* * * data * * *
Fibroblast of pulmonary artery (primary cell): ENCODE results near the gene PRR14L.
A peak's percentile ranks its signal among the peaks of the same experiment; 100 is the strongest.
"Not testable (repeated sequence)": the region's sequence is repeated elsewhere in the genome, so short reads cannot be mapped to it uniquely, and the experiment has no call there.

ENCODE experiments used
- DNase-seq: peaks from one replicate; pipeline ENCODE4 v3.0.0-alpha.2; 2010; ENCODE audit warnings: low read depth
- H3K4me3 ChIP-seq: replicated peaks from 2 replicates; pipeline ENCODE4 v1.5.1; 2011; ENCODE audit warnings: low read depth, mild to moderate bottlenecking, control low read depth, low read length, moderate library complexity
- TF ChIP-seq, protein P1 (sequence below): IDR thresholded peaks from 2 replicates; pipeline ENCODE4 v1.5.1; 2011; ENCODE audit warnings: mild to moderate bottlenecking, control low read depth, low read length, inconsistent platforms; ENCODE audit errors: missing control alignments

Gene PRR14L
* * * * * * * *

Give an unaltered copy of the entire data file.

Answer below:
Fibroblast of pulmonary artery (primary cell): ENCODE results near the gene PRR14L.
A peak's percentile ranks its signal among the peaks of the same experiment; 100 is the strongest.
"Not testable (repeated sequence)": the region's sequence is repeated elsewhere in the genome, so short reads cannot be mapped to it uniquely, and the experiment has no call there.

ENCODE experiments used
- DNase-seq: peaks from one replicate; pipeline ENCODE4 v3.0.0-alpha.2; 2010; ENCODE audit warnings: low read depth
- H3K4me3 ChIP-seq: replicated peaks from 2 replicates; pipeline ENCODE4 v1.5.1; 2011; ENCODE audit warnings: low read depth, mild to moderate bottlenecking, control low read depth, low read length, moderate library complexity
- TF ChIP-seq, protein P1 (sequence below): IDR thresholded peaks from 2 replicates; pipeline ENCODE4 v1.5.1; 2011; ENCODE audit warnings: mild to moderate bottlenecking, control low read depth, low read length, inconsistent platforms; ENCODE audit errors: missing control alignments

Gene PRR14L